Hair pulling

Have you ever been gripped by an irresistible bad habit – like children who suck their thumbs or those who can’t stop biting their nails?

Many of us have some quirky habit we can’t seem to shake. Something we do when we’re absentmindedly watching TV or when we’re nervous or deep in thought.

For some, a bad habit is really not so simple. Between one and three percent of people experience a compulsion to obsessively pull out their hair, which leaves them with bald patches, stress and feelings of distress.

Trichotillomania is a long and complicated-sounding word to describe an impulse control disorder sometimes also referred to as hair pulling disorder.

Similar to other impulse control conditions such as OCD, kleptomania, pyromania or pathological gambling, trichotillomania involves a recurrent and overwhelming urge to pull out one’s hair. Usually it is the hair on the scalp that is most affected, but other hair such as eyelashes, eyebrows or beard can also be subject to pulling with this condition.

Typically, individuals with this and other conditions like it feel an increasing sense of tension and anxiety immediately before pulling out their hair or when they are really trying to resist the habit. This anxiety dissipates somewhat while the hair is being pulled and then gradually builds up again afterward.

Far from enjoying the experience, those with trichotillomania tend to feel significant distress about their behaviour and also experience difficulties in social, work and other areas of life as a result. Many with this condition avoid intimate relationships and try to hide their hair pulling behaviour.

Although symptoms can begin at any age, trichotillomania usually begins near puberty. It is not understood exactly what causes this condition, but it is believed that both biological and environmental factors play a role.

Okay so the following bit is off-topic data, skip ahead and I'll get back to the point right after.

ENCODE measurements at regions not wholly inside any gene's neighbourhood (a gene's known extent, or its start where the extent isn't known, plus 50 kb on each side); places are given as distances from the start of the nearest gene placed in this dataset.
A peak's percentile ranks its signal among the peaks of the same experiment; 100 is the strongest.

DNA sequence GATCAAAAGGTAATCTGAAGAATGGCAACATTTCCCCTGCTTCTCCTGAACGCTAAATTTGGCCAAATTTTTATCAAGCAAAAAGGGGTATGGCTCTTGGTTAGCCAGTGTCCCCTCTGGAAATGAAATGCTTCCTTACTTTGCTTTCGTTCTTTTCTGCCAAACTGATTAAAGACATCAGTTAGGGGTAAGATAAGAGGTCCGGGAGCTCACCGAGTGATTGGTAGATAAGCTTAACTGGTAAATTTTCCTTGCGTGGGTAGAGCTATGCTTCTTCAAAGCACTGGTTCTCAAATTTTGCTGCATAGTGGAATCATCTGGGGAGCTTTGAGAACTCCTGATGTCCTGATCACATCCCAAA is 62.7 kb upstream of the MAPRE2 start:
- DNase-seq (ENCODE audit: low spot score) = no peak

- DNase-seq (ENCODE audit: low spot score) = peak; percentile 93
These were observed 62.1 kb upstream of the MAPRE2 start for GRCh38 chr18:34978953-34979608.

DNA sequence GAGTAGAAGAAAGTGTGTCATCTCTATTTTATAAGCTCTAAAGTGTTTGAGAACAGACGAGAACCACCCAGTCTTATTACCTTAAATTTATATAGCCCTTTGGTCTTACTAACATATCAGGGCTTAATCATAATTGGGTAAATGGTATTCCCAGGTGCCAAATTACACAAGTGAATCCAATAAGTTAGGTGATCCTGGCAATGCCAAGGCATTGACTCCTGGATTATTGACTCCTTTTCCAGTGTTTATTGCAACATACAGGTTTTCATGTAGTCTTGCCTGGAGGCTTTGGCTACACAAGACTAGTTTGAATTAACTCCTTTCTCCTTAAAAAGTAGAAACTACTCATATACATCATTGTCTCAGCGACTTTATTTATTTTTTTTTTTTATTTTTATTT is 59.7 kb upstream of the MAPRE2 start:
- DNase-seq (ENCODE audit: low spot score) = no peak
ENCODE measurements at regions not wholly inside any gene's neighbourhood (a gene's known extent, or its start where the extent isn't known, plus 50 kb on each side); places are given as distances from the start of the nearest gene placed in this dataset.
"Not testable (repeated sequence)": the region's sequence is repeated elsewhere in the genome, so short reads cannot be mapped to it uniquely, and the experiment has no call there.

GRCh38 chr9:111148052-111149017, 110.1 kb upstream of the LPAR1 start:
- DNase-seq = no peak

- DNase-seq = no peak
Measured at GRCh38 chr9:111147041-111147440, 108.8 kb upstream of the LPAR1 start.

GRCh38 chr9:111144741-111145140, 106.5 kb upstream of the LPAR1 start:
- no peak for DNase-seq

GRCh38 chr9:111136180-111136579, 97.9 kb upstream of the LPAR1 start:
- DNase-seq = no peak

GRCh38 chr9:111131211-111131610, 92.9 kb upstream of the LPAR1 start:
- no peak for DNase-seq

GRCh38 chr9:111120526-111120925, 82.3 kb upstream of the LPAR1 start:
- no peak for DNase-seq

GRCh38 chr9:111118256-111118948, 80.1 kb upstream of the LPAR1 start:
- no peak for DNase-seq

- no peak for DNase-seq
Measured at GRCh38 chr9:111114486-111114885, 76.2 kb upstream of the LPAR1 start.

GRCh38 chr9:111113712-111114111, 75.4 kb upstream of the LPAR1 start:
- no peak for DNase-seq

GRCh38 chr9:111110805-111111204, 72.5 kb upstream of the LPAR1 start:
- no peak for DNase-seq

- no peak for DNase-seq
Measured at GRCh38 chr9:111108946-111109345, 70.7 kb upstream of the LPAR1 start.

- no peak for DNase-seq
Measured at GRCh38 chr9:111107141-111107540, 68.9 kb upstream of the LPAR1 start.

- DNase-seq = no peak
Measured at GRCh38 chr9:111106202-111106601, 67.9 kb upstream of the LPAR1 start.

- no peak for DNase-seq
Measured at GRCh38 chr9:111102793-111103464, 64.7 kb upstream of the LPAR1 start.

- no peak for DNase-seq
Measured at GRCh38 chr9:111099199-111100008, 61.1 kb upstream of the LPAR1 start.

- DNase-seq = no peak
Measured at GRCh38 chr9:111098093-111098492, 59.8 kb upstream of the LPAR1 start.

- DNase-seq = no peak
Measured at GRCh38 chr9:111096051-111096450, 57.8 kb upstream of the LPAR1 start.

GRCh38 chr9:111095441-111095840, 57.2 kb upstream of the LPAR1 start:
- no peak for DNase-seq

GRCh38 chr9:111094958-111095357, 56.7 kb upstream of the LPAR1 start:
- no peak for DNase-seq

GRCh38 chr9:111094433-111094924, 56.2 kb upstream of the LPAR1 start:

Sometimes hair pulling can be triggered by a stressful event such as a change of schools, abuse, family conflict or trauma. In other cases, hormonal changes associated with puberty may trigger symptoms.

There is also thought to be a genetic component to trichotillomania as it seems to occur more commonly in those with a family history of anxiety or other psychiatric conditions.

Those experiencing trichotillomania also commonly experience other psychiatric conditions such as obsessive compulsive disorder, anxiety disorders or depression. Other impulse control problems are also common among those who pull out their hair.

Fortunately, there are some effective treatments available that can help those experiencing trichotillomania. Usually, a combination of cognitive behaviour therapy and medication offer the most relief.

In therapy, individuals learn to track their symptoms, increase their awareness of when hair pulling occurs and learn techniques to reverse the habit. These can involve getting the individual to engage in behaviour that is incompatible with hair pulling at times when the pulling is more likely to occur.

Medications that are helpful in treating anxiety and obsessive compulsive disorder also seem to help those with trichotillomania – and combining these with the skills learned in a structured course of therapy can help to manage the condition.

If you or a loved one experience an overwhelming urge to pull out your hair – speak with your doctor about it and get referred to a mental health professional. You don’t need to let this continue to disrupt your life.


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